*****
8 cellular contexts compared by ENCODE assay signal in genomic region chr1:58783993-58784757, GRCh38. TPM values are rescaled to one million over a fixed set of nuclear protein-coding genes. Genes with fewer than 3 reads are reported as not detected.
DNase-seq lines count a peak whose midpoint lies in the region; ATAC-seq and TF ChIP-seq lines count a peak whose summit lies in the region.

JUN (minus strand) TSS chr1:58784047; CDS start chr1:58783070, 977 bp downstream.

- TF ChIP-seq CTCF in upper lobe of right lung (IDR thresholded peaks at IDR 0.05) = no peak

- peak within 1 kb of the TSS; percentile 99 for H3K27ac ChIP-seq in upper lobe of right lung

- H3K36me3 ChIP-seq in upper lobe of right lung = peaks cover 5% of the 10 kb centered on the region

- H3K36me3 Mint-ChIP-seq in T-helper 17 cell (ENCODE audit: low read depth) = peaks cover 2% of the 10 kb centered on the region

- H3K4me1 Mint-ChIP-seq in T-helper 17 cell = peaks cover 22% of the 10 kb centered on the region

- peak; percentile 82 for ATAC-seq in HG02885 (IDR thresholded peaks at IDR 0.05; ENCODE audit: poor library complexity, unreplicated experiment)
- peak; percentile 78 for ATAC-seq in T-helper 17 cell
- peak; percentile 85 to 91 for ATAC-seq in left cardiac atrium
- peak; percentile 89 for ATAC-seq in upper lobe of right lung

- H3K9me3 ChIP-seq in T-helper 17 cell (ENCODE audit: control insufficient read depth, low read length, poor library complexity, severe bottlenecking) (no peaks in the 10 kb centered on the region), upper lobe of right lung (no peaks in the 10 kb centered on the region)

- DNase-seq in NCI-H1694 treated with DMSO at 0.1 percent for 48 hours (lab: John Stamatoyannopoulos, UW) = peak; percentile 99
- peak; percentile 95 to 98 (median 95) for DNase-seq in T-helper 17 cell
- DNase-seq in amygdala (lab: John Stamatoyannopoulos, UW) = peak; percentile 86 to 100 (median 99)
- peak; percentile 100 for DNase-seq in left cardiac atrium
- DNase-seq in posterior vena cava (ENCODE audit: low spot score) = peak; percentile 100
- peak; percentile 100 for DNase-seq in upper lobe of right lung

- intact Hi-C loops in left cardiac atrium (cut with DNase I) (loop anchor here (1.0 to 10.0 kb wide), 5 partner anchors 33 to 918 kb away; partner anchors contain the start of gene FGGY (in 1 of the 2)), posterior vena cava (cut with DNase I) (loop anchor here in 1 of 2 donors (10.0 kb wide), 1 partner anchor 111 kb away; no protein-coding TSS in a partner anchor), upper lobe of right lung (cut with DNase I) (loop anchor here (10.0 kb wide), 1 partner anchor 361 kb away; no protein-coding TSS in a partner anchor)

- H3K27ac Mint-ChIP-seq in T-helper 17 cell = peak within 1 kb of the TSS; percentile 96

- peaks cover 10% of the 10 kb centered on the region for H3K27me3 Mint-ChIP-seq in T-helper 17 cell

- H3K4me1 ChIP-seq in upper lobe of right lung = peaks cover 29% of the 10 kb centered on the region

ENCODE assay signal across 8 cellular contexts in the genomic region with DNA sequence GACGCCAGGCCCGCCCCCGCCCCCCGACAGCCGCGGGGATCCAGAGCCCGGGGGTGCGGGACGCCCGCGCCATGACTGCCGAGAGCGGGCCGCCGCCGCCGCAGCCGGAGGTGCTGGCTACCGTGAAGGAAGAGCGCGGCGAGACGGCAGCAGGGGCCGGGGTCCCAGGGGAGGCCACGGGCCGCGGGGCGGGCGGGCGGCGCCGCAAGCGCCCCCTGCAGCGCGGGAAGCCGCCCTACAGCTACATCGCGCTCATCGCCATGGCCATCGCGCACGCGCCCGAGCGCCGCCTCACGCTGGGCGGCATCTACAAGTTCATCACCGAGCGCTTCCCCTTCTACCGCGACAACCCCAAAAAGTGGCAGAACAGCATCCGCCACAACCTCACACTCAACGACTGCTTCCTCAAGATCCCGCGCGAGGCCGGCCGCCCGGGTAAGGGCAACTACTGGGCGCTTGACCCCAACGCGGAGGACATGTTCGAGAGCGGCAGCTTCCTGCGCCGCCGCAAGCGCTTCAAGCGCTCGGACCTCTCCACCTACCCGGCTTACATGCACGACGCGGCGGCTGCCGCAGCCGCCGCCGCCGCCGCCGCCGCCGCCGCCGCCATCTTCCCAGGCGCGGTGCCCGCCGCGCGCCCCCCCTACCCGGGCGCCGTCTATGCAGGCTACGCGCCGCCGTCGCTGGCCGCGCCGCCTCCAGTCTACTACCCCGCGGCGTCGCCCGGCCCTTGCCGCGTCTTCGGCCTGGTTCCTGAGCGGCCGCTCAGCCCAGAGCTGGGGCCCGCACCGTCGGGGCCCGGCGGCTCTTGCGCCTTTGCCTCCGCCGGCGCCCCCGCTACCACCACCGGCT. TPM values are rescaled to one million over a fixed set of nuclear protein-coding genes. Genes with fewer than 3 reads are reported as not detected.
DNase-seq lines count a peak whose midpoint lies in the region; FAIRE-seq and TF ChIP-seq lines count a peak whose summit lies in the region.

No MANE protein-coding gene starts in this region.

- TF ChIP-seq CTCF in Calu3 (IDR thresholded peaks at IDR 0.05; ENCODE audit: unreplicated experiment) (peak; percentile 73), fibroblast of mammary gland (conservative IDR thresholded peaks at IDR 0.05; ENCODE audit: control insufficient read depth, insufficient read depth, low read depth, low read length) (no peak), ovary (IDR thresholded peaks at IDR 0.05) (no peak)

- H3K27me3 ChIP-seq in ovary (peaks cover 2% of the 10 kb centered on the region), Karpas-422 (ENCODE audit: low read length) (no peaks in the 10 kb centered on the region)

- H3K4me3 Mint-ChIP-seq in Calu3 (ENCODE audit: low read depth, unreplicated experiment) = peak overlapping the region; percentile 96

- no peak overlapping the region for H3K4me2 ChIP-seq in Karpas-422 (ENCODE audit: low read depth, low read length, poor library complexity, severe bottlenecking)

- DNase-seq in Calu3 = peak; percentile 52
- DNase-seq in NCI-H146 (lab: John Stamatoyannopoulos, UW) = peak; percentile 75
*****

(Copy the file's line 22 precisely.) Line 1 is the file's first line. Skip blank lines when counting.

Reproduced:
- peaks cover 10% of the 10 kb centered on the region for H3K27me3 Mint-ChIP-seq in T-helper 17 cell